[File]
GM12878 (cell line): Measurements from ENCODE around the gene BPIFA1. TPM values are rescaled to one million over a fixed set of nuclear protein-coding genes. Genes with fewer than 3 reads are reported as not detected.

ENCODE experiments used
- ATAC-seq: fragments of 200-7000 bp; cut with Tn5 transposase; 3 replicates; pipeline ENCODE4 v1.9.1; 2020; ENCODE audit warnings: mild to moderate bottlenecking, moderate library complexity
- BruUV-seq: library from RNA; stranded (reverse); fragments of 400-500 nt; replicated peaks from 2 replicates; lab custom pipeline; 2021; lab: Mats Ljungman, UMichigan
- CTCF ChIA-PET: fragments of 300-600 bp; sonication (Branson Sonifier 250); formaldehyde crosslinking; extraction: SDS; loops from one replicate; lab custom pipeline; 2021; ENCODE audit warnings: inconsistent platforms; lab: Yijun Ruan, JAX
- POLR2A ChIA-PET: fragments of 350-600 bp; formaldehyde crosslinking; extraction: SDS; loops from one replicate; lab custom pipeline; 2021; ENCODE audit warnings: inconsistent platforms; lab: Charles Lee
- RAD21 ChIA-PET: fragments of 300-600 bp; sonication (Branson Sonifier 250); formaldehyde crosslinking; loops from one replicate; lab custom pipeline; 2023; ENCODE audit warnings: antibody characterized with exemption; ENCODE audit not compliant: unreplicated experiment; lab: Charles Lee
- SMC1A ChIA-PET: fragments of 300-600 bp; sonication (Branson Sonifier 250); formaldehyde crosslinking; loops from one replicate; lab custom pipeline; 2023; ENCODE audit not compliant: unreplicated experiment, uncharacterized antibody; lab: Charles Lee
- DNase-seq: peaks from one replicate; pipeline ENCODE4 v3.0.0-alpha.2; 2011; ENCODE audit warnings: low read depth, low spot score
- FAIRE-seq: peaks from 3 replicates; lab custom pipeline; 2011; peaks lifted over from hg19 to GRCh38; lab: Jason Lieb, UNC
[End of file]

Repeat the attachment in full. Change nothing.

GM12878 (cell line): Measurements from ENCODE around the gene BPIFA1. TPM values are rescaled to one million over a fixed set of nuclear protein-coding genes. Genes with fewer than 3 reads are reported as not detected.

ENCODE experiments used
- ATAC-seq: fragments of 200-7000 bp; cut with Tn5 transposase; 3 replicates; pipeline ENCODE4 v1.9.1; 2020; ENCODE audit warnings: mild to moderate bottlenecking, moderate library complexity
- BruUV-seq: library from RNA; stranded (reverse); fragments of 400-500 nt; replicated peaks from 2 replicates; lab custom pipeline; 2021; lab: Mats Ljungman, UMichigan
- CTCF ChIA-PET: fragments of 300-600 bp; sonication (Branson Sonifier 250); formaldehyde crosslinking; extraction: SDS; loops from one replicate; lab custom pipeline; 2021; ENCODE audit warnings: inconsistent platforms; lab: Yijun Ruan, JAX
- POLR2A ChIA-PET: fragments of 350-600 bp; formaldehyde crosslinking; extraction: SDS; loops from one replicate; lab custom pipeline; 2021; ENCODE audit warnings: inconsistent platforms; lab: Charles Lee
- RAD21 ChIA-PET: fragments of 300-600 bp; sonication (Branson Sonifier 250); formaldehyde crosslinking; loops from one replicate; lab custom pipeline; 2023; ENCODE audit warnings: antibody characterized with exemption; ENCODE audit not compliant: unreplicated experiment; lab: Charles Lee
- SMC1A ChIA-PET: fragments of 300-600 bp; sonication (Branson Sonifier 250); formaldehyde crosslinking; loops from one replicate; lab custom pipeline; 2023; ENCODE audit not compliant: unreplicated experiment, uncharacterized antibody; lab: Charles Lee
- DNase-seq: peaks from one replicate; pipeline ENCODE4 v3.0.0-alpha.2; 2011; ENCODE audit warnings: low read depth, low spot score
- FAIRE-seq: peaks from 3 replicates; lab custom pipeline; 2011; peaks lifted over from hg19 to GRCh38; lab: Jason Lieb, UNC